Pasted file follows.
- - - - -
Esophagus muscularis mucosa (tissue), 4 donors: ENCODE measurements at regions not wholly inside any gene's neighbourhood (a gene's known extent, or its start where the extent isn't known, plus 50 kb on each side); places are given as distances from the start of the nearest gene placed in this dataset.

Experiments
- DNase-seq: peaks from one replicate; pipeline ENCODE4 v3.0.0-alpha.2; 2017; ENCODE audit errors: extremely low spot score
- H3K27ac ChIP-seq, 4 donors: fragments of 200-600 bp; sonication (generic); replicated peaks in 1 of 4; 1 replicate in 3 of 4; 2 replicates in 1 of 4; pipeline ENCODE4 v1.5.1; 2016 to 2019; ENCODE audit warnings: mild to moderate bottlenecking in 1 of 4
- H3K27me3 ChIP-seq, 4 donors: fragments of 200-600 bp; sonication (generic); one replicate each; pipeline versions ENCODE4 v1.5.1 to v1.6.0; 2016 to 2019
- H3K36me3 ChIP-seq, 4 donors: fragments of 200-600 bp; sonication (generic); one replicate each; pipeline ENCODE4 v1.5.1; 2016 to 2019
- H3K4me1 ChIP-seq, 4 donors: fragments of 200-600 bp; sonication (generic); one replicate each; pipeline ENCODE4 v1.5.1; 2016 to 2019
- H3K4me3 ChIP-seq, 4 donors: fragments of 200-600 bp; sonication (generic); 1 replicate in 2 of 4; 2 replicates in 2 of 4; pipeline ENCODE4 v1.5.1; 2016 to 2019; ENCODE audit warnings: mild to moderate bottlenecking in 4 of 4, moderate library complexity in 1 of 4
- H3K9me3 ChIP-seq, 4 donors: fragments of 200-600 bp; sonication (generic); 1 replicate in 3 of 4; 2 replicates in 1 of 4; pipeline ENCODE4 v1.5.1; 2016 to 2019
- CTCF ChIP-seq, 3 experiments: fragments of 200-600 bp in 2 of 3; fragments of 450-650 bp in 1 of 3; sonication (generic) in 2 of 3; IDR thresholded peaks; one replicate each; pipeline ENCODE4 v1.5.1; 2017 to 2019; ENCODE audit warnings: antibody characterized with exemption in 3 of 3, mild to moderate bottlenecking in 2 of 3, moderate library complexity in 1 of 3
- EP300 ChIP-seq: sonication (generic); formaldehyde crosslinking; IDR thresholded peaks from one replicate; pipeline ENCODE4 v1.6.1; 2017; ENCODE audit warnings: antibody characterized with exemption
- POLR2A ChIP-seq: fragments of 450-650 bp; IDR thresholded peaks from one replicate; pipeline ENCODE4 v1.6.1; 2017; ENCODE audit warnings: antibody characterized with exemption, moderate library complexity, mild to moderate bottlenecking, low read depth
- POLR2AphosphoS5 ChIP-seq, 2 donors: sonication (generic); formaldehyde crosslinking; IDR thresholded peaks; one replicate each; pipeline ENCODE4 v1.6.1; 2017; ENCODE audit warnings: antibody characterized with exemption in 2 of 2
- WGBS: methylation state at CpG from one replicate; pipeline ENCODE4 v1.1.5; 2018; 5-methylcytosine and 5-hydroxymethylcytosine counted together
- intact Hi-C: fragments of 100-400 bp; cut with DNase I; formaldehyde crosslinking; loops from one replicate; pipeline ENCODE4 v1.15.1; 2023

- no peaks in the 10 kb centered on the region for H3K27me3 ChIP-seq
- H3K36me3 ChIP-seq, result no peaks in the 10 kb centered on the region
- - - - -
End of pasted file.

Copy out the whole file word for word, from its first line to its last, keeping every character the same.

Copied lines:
Esophagus muscularis mucosa (tissue), 4 donors: ENCODE measurements at regions not wholly inside any gene's neighbourhood (a gene's known extent, or its start where the extent isn't known, plus 50 kb on each side); places are given as distances from the start of the nearest gene placed in this dataset.

Experiments
- DNase-seq: peaks from one replicate; pipeline ENCODE4 v3.0.0-alpha.2; 2017; ENCODE audit errors: extremely low spot score
- H3K27ac ChIP-seq, 4 donors: fragments of 200-600 bp; sonication (generic); replicated peaks in 1 of 4; 1 replicate in 3 of 4; 2 replicates in 1 of 4; pipeline ENCODE4 v1.5.1; 2016 to 2019; ENCODE audit warnings: mild to moderate bottlenecking in 1 of 4
- H3K27me3 ChIP-seq, 4 donors: fragments of 200-600 bp; sonication (generic); one replicate each; pipeline versions ENCODE4 v1.5.1 to v1.6.0; 2016 to 2019
- H3K36me3 ChIP-seq, 4 donors: fragments of 200-600 bp; sonication (generic); one replicate each; pipeline ENCODE4 v1.5.1; 2016 to 2019
- H3K4me1 ChIP-seq, 4 donors: fragments of 200-600 bp; sonication (generic); one replicate each; pipeline ENCODE4 v1.5.1; 2016 to 2019
- H3K4me3 ChIP-seq, 4 donors: fragments of 200-600 bp; sonication (generic); 1 replicate in 2 of 4; 2 replicates in 2 of 4; pipeline ENCODE4 v1.5.1; 2016 to 2019; ENCODE audit warnings: mild to moderate bottlenecking in 4 of 4, moderate library complexity in 1 of 4
- H3K9me3 ChIP-seq, 4 donors: fragments of 200-600 bp; sonication (generic); 1 replicate in 3 of 4; 2 replicates in 1 of 4; pipeline ENCODE4 v1.5.1; 2016 to 2019
- CTCF ChIP-seq, 3 experiments: fragments of 200-600 bp in 2 of 3; fragments of 450-650 bp in 1 of 3; sonication (generic) in 2 of 3; IDR thresholded peaks; one replicate each; pipeline ENCODE4 v1.5.1; 2017 to 2019; ENCODE audit warnings: antibody characterized with exemption in 3 of 3, mild to moderate bottlenecking in 2 of 3, moderate library complexity in 1 of 3
- EP300 ChIP-seq: sonication (generic); formaldehyde crosslinking; IDR thresholded peaks from one replicate; pipeline ENCODE4 v1.6.1; 2017; ENCODE audit warnings: antibody characterized with exemption
- POLR2A ChIP-seq: fragments of 450-650 bp; IDR thresholded peaks from one replicate; pipeline ENCODE4 v1.6.1; 2017; ENCODE audit warnings: antibody characterized with exemption, moderate library complexity, mild to moderate bottlenecking, low read depth
- POLR2AphosphoS5 ChIP-seq, 2 donors: sonication (generic); formaldehyde crosslinking; IDR thresholded peaks; one replicate each; pipeline ENCODE4 v1.6.1; 2017; ENCODE audit warnings: antibody characterized with exemption in 2 of 2
- WGBS: methylation state at CpG from one replicate; pipeline ENCODE4 v1.1.5; 2018; 5-methylcytosine and 5-hydroxymethylcytosine counted together
- intact Hi-C: fragments of 100-400 bp; cut with DNase I; formaldehyde crosslinking; loops from one replicate; pipeline ENCODE4 v1.15.1; 2023

- no peaks in the 10 kb centered on the region for H3K27me3 ChIP-seq
- H3K36me3 ChIP-seq, result no peaks in the 10 kb centered on the region